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Figure it out
Maths and the money market
Interpreting the actions of the markets
The stock markets are complicated systems and changes in price can appear to be random. However much of what happens in the market can be explained using maths.
Our experts demonstrate how maths can be of use in the market place.


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Maths and the money market
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What Price?
Audio Available What's a good price? What's a bad price?
Professor Ian Stewart, believes that many of the decisions that people in the markets have to make about when to buy, and what's a good price, and what will happen in the future appear at first to be more closely related to human psychology or politics than maths but he says, in reality, banks and financial institutions have come to realise that these decisions can be aided by maths. Certain equations appear to be closely related to what the markets do.
"The equations give you some idea of the probabilities, the spread of possibilities, in a sense what the rational decision should be"
Audio Available Black & Scholes and the Options Markets

According to Ian Stewart the first mathematical equation to really make an impact on the markets was the Black and Scholes equation, an equation used in the options market.

  The options market began in the Chicago area, with grain dealing. Farmers were worried about the price of the grain changing during the time that they were actually growing the crop. As a result they started purchasing options. These fix the price and are in effect a promise to deliver the grain to the purchaser at that price in the future. They used this as a way of hedging their bets and protecting themselves against movements in the markets. Then people started trading these options as if they were marketable objects and the options markets were created.  
  The use of the Black and Scholes equation becomes apparent when you consider the following scenario:  
  A farmer is selling you wheat. Before he sows the seed you agree the price you will pay him when it is harvested. Three months before the grain is delivered you decide to sell your option to buy the grain, to a third party. How do you decide what it's worth?  
Initially you might say it is what ever you can get for it but if you are a bank and you are holding the option as a security you want the right price, which may not necessarily be the price that the market is willing to bear. Black and Scholes came up with a mathematical equation for the probabilities of the price moving in either direction and they worked out what the optimum value in-between was.
What influences the systems?
Audio Available Setting the rules for the game

How can more specialist mathematical knowledge benefit the markets?

  If governments understood the maths within the markets they would be able to interact better says Dr Andy Jackson.  
He believes that governments shouldn't intervene in the markets (ie, to prop up currencies) but that they should do what they do well which, Andy Jackson believes, is to set the rules for the markets, shaping the nature of the equilibrium or critical state to which the markets go.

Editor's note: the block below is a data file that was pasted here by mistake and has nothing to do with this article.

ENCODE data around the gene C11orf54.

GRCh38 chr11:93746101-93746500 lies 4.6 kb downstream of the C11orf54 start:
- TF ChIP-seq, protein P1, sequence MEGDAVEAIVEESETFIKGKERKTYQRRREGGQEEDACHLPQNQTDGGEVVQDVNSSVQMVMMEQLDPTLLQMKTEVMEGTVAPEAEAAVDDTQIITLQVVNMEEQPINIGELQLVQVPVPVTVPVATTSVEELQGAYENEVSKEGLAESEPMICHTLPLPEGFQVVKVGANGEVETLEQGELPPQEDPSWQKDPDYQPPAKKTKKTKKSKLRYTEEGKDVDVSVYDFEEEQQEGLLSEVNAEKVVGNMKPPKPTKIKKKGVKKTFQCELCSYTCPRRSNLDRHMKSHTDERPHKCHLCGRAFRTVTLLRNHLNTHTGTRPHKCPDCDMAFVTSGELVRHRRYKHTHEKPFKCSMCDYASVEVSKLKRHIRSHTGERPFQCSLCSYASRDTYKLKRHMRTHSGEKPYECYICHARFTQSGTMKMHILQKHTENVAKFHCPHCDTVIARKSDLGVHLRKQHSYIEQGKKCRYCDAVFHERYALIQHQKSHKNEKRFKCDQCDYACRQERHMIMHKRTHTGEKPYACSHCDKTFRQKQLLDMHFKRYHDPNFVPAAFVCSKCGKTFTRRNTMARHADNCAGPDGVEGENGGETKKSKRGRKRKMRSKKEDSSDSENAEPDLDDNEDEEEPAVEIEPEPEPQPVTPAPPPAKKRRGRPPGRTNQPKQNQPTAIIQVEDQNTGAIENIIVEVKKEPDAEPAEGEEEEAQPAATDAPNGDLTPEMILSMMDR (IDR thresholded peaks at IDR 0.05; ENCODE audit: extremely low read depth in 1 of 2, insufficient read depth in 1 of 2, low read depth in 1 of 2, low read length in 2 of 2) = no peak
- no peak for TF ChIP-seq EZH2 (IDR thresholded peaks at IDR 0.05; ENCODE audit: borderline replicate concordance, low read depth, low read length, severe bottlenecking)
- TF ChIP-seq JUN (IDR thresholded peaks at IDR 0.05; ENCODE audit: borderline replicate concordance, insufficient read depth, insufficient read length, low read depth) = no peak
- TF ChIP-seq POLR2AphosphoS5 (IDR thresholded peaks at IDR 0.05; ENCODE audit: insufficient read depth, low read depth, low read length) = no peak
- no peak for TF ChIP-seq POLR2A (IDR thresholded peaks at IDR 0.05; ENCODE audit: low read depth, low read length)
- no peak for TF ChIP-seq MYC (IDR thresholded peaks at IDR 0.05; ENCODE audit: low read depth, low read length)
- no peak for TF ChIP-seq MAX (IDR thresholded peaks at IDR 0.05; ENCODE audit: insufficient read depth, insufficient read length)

Audio Available Keeping the systems stable  
  Adam Smith asked why is it that when everyone is out to satisfy their own greed why does the system remain stable? How are the markets able to remain stable despite the very limited interaction towards a common good.
 
  Dr John Casti believes that if we can understand the structural mechanisms that make the markets stable we will understand a lot of things. He attributes the stability of the markets to the fact that people tend to watch what other people do and then act.  
  "You tend to have someone that you rely on. You may think they always do the wrong thing."  
Audio Available You've got to look at those traders  
  What do you learn about the markets if you look at what each individual trader is doing?  
  Dr John Casti has built an electronic stock exchange to help him to understand the markets by looking at what each individual trader is doing. He has created 60 electronic traders.  
  At the beginning each trader was given 6 trading rules of their own to use when trading. As trading takes place the electronic traders evaluate the rules they are using and if they see another rule is working better they will shift to that rule in the next period of trading.  
  If you take out the best trader out of the system and return him a couple of weeks later, encouraging him to use the rules which made him successful before. Almost without fail the trader goes broke. This is because while he was away the market was continuing to evolve and the traders who were in the game were changing the rules. The result is that traders have to keep evolving in order to stay in the game.  
  Using his electronic stock exchange John Casti was able to demonstrate that the market actually exists on two levels.  
  If you take a look at say the ftse 100 this is a gross market measure of the whole, and the ftse can move around in a very random way but when you look below the surface what is actually generating these movements are the actions of traders.  
  It is the interaction between the traders that creates this price movement that appears to be completely random.  
  "What's generating these [price] movements can be completely deterministic actions of traders"
 
 
 
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